Canon IXUS 1100 HS Review
We were excited to receive the Canon IXUS 1100 HS digital compact camera as the specification looks impressive, and actually holding the camera in front of us we were inclined to agree. It meets all your expectations in terms of looks, start-up times, features and technology. The 12x optical zoom will benefit everyone using the camera along with the wide-angle 28mm setting. The Canon IXUS 1100 HS is full of new gizmos to entice the tech-savvy while the intuitive user interfacI will please people who are less technologically minded.
The Canon IXUS 1100 HS's design is blocky, yet futuristic and typically IXUS in its execution. If we were to improve anything, we'd either upgrade the zoom rocker to metal or remove it altogether. The massive screen on the back looks like a cinema screen it's that wide, but surprisingly, it's not the widest on the market.
We love the marriage of the new back-illuminated sensor and DIGIC IV processor. They work perfectly together and this is no more obvious than in the noise results. To say the ISO pictures are impressive is an understatement.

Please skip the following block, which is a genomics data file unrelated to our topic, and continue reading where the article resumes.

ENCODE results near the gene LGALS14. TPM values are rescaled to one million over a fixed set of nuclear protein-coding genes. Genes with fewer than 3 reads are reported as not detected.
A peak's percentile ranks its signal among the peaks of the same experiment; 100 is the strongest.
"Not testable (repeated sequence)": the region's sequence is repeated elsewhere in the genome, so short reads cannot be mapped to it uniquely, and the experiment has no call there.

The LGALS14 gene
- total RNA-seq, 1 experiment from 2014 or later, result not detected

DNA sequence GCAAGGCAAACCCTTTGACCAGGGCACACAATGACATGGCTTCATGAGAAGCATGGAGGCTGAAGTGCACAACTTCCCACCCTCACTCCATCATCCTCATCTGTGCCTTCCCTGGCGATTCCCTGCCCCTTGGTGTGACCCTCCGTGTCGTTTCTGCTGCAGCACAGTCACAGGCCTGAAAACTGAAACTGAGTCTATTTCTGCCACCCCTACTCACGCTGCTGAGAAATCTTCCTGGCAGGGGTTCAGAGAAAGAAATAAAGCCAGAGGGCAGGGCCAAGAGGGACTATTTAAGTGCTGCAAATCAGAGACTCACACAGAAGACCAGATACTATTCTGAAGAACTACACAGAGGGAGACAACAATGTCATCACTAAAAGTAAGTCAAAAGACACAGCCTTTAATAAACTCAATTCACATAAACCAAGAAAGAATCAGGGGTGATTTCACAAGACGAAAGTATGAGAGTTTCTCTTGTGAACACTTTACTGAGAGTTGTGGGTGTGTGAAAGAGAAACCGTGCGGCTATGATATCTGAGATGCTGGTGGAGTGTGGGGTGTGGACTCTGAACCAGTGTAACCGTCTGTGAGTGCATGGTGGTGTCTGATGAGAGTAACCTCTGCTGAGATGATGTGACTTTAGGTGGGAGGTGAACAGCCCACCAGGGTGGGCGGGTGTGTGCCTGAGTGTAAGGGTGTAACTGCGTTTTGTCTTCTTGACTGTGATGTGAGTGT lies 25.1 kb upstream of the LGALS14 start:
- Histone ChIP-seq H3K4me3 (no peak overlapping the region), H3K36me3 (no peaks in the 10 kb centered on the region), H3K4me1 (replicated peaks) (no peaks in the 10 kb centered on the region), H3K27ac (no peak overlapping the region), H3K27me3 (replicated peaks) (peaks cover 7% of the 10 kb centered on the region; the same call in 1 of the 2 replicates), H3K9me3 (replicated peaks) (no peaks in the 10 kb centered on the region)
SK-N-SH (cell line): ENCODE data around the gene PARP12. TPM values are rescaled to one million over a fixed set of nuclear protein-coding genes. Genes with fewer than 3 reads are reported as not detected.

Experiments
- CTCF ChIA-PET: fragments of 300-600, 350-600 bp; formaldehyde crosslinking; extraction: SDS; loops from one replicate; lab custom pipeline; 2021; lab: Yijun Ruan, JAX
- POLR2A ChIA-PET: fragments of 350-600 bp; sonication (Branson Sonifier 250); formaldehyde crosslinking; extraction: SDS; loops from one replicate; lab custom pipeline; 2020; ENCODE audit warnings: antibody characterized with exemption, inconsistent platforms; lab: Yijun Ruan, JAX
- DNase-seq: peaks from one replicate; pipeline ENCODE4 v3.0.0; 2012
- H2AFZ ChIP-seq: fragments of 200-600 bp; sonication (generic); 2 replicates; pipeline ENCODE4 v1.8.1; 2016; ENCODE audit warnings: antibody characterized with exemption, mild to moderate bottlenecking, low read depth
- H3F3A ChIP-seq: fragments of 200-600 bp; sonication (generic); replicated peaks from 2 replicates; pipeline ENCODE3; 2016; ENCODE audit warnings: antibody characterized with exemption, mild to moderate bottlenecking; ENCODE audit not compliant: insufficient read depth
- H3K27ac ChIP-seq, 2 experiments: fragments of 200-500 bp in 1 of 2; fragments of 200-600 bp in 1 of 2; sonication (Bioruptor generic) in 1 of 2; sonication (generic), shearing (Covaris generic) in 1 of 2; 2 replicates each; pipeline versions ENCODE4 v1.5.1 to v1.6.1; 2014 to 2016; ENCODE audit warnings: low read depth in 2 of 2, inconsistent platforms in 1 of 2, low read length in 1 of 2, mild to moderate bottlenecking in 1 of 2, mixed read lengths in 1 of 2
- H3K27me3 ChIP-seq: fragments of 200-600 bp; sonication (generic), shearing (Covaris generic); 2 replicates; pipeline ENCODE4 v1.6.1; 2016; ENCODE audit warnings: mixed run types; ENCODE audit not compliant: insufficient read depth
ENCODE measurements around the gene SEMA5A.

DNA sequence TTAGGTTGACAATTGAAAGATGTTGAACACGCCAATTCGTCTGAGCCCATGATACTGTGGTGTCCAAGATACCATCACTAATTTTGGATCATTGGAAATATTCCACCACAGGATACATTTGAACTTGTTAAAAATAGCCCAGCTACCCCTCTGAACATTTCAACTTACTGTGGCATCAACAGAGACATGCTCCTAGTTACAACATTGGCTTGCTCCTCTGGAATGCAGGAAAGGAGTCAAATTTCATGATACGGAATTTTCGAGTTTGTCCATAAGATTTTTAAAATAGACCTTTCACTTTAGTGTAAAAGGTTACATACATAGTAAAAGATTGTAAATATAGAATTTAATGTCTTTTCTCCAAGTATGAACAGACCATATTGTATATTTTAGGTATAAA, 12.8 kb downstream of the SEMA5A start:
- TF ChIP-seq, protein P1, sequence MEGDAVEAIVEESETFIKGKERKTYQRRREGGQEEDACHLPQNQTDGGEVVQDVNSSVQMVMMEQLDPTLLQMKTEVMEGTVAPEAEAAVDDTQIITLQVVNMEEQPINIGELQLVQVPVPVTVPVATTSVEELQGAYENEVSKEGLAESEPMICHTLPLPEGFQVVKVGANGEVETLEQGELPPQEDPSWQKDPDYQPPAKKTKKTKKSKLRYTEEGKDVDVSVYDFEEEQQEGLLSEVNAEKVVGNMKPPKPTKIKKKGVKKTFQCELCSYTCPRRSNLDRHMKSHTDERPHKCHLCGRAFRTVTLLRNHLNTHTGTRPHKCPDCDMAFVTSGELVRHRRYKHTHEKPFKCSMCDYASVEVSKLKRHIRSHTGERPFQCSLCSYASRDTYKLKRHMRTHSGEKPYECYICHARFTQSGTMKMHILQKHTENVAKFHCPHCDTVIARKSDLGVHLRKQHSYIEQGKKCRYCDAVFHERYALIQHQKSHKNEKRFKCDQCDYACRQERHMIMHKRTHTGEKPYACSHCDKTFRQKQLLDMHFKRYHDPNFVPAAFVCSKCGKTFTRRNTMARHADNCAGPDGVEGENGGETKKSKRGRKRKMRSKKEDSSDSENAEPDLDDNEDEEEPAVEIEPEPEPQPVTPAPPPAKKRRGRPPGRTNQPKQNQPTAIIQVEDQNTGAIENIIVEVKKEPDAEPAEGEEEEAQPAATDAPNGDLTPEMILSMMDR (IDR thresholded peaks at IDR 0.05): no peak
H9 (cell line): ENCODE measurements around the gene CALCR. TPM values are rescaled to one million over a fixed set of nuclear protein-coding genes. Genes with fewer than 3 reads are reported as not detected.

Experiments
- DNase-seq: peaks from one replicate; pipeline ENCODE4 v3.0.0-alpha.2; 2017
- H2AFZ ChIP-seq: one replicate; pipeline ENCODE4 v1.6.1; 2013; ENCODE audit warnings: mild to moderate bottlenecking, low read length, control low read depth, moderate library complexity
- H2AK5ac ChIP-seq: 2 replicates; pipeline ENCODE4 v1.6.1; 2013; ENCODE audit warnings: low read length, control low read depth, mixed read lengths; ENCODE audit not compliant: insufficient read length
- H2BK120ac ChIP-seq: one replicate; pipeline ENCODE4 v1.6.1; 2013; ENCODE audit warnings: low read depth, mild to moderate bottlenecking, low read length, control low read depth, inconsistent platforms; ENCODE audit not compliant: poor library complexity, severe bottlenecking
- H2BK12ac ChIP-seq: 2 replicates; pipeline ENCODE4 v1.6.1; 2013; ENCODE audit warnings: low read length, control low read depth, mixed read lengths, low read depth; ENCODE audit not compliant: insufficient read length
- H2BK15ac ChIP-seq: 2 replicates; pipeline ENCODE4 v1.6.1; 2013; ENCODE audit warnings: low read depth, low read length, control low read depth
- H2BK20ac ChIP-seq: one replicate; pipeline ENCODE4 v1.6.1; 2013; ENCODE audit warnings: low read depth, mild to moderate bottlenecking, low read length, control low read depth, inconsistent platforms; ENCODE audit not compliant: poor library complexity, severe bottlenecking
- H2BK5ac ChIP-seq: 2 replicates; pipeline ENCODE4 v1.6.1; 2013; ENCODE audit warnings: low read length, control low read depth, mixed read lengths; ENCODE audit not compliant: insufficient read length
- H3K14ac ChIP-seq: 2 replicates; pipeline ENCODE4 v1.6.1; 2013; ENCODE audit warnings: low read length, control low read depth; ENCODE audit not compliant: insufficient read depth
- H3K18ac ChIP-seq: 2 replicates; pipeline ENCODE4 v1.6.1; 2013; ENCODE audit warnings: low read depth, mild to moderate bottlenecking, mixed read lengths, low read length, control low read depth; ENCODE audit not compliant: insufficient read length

In fact, we're finding it tough to find fault with the 1100 HS. If we had to be picky, the touchscreen can't rival the tactile experience offered by many smart phones. If mobile phones can have a harmonious sensitivity without being too sensitive, then so can digital cameras. With an iPhone, we have to gently touch the screen to launch an app. With the IXUS 1100 HS we have to repeatedly stab the menu to try and get it to respond. Ok, so it's maybe not quite THAT bad – we've seen worse - but compared to a phone it needs some improvement. It's a personal preference but we prefer the 3:2 aspect ratio over 4:3 but this drops the resolution and it annoys us. On the other hand as we mentioned before, it's only 1 megapixel and shouldn't adversely affect the pictures.
The Canon IXUS 1100 HS is heavily priced to reflect the amount of quality that's been poured into it. At around £350 it could be out of reach for most people, being around £100 more than an average camera of reasonable build and performance. £350 is actually skirting around entry-level DSLR territory. Of course this begs the question: is it worth the extra?
It could very well be. Check out the noise results then go to a shop and try the touch-screen to see if you could manage with it. We think we could probably get used to it after a while which makes the Canon IXUS 1100 HS a cracking camera.
|Ratings (out of 5)|
|Value for money||4|